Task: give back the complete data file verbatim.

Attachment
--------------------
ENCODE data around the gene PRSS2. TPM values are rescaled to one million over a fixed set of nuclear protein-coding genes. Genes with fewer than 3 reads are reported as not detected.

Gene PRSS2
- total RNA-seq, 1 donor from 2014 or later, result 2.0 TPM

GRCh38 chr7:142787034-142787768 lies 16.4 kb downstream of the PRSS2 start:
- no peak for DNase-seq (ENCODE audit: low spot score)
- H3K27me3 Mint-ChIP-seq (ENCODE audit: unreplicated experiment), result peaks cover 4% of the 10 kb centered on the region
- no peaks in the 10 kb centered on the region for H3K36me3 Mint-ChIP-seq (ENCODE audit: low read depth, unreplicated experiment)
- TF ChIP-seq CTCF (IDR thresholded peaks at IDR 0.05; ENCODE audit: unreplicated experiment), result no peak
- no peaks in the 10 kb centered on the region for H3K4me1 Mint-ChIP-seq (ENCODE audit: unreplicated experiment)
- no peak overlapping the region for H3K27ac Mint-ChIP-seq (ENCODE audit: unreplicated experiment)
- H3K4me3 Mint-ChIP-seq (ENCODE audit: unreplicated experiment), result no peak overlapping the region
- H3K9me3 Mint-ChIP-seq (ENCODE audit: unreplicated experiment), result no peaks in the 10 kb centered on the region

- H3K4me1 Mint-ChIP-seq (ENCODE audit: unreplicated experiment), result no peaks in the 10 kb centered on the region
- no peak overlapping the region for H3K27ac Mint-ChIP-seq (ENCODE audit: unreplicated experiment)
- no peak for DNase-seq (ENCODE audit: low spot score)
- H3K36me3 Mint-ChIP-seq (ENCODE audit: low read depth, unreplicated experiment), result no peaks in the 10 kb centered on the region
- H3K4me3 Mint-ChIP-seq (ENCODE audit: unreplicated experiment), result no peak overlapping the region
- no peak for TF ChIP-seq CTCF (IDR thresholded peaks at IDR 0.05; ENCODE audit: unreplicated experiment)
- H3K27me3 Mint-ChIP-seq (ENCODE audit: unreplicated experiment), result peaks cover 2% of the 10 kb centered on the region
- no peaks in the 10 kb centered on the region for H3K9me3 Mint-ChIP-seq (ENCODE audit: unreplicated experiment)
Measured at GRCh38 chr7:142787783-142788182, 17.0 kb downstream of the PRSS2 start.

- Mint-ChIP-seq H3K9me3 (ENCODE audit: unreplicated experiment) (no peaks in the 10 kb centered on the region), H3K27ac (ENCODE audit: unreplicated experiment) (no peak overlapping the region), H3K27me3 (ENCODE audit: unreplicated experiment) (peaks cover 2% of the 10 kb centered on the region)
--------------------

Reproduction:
ENCODE data around the gene PRSS2. TPM values are rescaled to one million over a fixed set of nuclear protein-coding genes. Genes with fewer than 3 reads are reported as not detected.

Gene PRSS2
- total RNA-seq, 1 donor from 2014 or later, result 2.0 TPM

GRCh38 chr7:142787034-142787768 lies 16.4 kb downstream of the PRSS2 start:
- no peak for DNase-seq (ENCODE audit: low spot score)
- H3K27me3 Mint-ChIP-seq (ENCODE audit: unreplicated experiment), result peaks cover 4% of the 10 kb centered on the region
- no peaks in the 10 kb centered on the region for H3K36me3 Mint-ChIP-seq (ENCODE audit: low read depth, unreplicated experiment)
- TF ChIP-seq CTCF (IDR thresholded peaks at IDR 0.05; ENCODE audit: unreplicated experiment), result no peak
- no peaks in the 10 kb centered on the region for H3K4me1 Mint-ChIP-seq (ENCODE audit: unreplicated experiment)
- no peak overlapping the region for H3K27ac Mint-ChIP-seq (ENCODE audit: unreplicated experiment)
- H3K4me3 Mint-ChIP-seq (ENCODE audit: unreplicated experiment), result no peak overlapping the region
- H3K9me3 Mint-ChIP-seq (ENCODE audit: unreplicated experiment), result no peaks in the 10 kb centered on the region

- H3K4me1 Mint-ChIP-seq (ENCODE audit: unreplicated experiment), result no peaks in the 10 kb centered on the region
- no peak overlapping the region for H3K27ac Mint-ChIP-seq (ENCODE audit: unreplicated experiment)
- no peak for DNase-seq (ENCODE audit: low spot score)
- H3K36me3 Mint-ChIP-seq (ENCODE audit: low read depth, unreplicated experiment), result no peaks in the 10 kb centered on the region
- H3K4me3 Mint-ChIP-seq (ENCODE audit: unreplicated experiment), result no peak overlapping the region
- no peak for TF ChIP-seq CTCF (IDR thresholded peaks at IDR 0.05; ENCODE audit: unreplicated experiment)
- H3K27me3 Mint-ChIP-seq (ENCODE audit: unreplicated experiment), result peaks cover 2% of the 10 kb centered on the region
- no peaks in the 10 kb centered on the region for H3K9me3 Mint-ChIP-seq (ENCODE audit: unreplicated experiment)
Measured at GRCh38 chr7:142787783-142788182, 17.0 kb downstream of the PRSS2 start.

- Mint-ChIP-seq H3K9me3 (ENCODE audit: unreplicated experiment) (no peaks in the 10 kb centered on the region), H3K27ac (ENCODE audit: unreplicated experiment) (no peak overlapping the region), H3K27me3 (ENCODE audit: unreplicated experiment) (peaks cover 2% of the 10 kb centered on the region)